Integrated Reasoning Practice Question: Two-Part Analysis

Two-Part Analysis  is one of types of questions that will appear on the GMAT Integrated Reasoning!

At a certain corporation, N is the total number of employees.  These employees can choose among a variety of benefits packages, and R% of them choose the stock option plan as their benefit package.  For each employee in this plan, the corporation annually buys S shares of the company’s stock.  Suppose the average price per share of the company’s stock is P.

(On the real GMAT, the table below will have bubble choices for selecting answers, but here, select answers (A) – (F), as if it were ordinary multiple choice.)

 

The total number of shares of stock the corporation must buy annually to support this benefit package

The average monetary value of a single employee’s annual benefit in this plan

(A)

(A)

NPS

(B)

(B)

NRS

(C)

(C)

NRS/100

(D)

(D)

RSP

(E)

(E)

RSP/100

(F)

(F)

SP

 

Practice Question Answers and Explanations:

left column = (C)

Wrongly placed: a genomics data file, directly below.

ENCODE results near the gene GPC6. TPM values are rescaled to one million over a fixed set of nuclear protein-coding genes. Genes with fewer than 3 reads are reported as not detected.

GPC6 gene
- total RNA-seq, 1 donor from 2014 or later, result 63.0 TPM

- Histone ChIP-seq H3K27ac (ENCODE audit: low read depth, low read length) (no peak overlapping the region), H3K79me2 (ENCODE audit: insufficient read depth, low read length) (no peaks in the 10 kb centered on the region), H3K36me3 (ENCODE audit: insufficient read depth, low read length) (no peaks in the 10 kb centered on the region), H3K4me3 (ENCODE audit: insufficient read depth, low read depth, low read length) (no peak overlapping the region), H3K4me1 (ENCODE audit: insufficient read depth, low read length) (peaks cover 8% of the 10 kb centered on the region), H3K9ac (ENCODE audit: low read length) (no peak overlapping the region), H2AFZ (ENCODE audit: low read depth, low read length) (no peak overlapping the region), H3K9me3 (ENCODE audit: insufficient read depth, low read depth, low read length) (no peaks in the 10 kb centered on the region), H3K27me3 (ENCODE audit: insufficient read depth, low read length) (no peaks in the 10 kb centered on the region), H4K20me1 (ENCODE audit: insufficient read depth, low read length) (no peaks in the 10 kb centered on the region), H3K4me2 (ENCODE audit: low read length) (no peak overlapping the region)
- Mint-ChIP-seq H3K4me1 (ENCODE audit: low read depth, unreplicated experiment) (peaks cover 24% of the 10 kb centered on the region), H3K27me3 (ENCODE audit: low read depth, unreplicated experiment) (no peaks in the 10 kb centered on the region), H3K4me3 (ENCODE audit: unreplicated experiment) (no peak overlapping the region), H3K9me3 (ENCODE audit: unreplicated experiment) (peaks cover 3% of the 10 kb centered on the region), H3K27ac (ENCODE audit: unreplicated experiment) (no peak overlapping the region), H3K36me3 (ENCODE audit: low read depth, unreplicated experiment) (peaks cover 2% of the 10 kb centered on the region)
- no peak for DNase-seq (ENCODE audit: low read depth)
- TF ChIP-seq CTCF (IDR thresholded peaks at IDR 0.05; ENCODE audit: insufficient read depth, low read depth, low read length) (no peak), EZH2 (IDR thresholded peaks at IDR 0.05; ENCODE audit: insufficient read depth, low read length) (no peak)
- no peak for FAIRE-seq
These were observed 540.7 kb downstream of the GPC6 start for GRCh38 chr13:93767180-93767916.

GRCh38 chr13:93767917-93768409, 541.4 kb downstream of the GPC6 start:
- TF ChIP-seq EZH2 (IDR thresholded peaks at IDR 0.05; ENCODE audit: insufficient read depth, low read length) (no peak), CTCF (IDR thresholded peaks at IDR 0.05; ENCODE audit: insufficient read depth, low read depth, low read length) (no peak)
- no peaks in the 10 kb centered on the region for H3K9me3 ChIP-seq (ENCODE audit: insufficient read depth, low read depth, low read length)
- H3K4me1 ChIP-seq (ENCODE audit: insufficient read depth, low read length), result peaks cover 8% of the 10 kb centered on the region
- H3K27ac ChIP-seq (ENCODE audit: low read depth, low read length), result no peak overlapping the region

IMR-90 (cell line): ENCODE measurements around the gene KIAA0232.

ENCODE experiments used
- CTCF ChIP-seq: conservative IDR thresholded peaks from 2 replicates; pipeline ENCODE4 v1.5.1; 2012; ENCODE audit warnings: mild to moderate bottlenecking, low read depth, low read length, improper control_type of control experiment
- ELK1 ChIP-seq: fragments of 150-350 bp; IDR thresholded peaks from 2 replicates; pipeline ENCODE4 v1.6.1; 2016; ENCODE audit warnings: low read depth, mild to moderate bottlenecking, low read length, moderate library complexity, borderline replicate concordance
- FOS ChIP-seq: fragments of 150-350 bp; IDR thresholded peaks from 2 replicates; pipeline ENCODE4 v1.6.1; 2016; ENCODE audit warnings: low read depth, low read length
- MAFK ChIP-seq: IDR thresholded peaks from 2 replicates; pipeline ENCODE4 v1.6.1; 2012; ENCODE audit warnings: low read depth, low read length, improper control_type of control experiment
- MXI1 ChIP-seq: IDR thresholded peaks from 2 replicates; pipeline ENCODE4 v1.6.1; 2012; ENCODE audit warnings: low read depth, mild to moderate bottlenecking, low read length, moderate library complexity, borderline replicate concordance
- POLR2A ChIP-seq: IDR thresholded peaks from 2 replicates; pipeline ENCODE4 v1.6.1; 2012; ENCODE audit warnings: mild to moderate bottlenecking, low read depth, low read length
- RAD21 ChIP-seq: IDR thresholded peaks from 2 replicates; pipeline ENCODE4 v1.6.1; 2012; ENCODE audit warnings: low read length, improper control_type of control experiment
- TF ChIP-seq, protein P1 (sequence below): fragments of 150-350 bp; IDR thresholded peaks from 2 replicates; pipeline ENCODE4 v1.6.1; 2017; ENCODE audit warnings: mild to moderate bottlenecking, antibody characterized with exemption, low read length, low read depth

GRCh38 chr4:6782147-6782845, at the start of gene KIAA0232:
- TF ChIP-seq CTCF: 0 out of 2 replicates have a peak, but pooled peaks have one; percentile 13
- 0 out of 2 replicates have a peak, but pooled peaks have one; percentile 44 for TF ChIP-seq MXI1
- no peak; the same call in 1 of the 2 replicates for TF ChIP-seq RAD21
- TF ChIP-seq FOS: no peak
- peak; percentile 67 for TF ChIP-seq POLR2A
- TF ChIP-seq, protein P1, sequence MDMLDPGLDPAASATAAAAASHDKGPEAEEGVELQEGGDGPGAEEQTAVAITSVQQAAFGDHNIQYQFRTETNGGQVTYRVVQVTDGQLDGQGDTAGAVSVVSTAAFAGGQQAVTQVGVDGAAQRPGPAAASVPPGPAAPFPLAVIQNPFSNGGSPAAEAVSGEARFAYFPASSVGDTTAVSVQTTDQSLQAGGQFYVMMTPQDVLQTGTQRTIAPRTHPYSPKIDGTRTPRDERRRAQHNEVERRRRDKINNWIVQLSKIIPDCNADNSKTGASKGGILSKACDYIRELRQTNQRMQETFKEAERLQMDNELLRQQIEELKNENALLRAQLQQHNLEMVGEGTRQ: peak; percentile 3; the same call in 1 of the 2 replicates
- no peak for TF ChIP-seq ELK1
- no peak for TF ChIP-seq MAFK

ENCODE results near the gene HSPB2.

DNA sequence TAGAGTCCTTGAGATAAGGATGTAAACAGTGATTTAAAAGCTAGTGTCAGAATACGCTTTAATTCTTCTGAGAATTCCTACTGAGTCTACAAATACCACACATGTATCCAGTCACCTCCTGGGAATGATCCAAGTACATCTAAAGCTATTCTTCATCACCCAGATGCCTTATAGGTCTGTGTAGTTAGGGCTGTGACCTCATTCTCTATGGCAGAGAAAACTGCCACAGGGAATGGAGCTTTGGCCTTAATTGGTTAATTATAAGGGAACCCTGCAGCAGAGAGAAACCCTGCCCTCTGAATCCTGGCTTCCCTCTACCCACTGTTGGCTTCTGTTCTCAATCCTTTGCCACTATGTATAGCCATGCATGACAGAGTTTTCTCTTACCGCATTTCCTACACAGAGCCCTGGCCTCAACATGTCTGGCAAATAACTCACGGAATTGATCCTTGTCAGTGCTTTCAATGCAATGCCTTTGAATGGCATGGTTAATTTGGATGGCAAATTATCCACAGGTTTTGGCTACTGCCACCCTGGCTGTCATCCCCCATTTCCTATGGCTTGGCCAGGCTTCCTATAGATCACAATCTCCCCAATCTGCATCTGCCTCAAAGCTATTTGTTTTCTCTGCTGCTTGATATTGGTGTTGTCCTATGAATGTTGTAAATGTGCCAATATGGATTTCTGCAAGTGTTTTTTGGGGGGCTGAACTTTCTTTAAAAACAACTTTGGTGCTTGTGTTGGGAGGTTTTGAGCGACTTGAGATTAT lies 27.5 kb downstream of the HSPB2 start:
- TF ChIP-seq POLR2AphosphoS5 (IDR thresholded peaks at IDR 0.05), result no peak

right column = (F)

 

left column: The total number of shares of stock the corporation must buy annually to support this benefit package.

First of all, we need to figure out the number of employees in this benefit plan.  That number is R% of N, but in order to express that as an algebraic expression, we need to rewrite the percent as a fraction: (R/100)*N.  That’s the number of employees in the stock option plan.

Each one of those employees receives S stocks annually.  If (R/100)*N employees each receive S stocks, that’s a total of (R/100)*N*S = (NRS)/100.  Answer = C.

 

right column: The average monetary value of a single employee’s annual benefit in this plan

One employee receives S shares of stock.  Each one has an average value of P, so the total one employee receives is SP.  Answer = F.

 

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  • Mike MᶜGarry

    Mike served as a GMAT Expert at Magoosh, helping create hundreds of lesson videos and practice questions to help guide GMAT students to success. He was also featured as "member of the month" for over two years at GMAT Club. Mike holds an A.B. in Physics (graduating magna cum laude) and an M.T.S. in Religions of the World, both from Harvard. Beyond standardized testing, Mike has over 20 years of both private and public high school teaching experience specializing in math and physics. In his free time, Mike likes smashing foosballs into orbit, and despite having no obvious cranial deficiency, he insists on rooting for the NY Mets. Learn more about the GMAT through Mike's Youtube video explanations and resources like What is a Good GMAT Score? and the GMAT Diagnostic Test.

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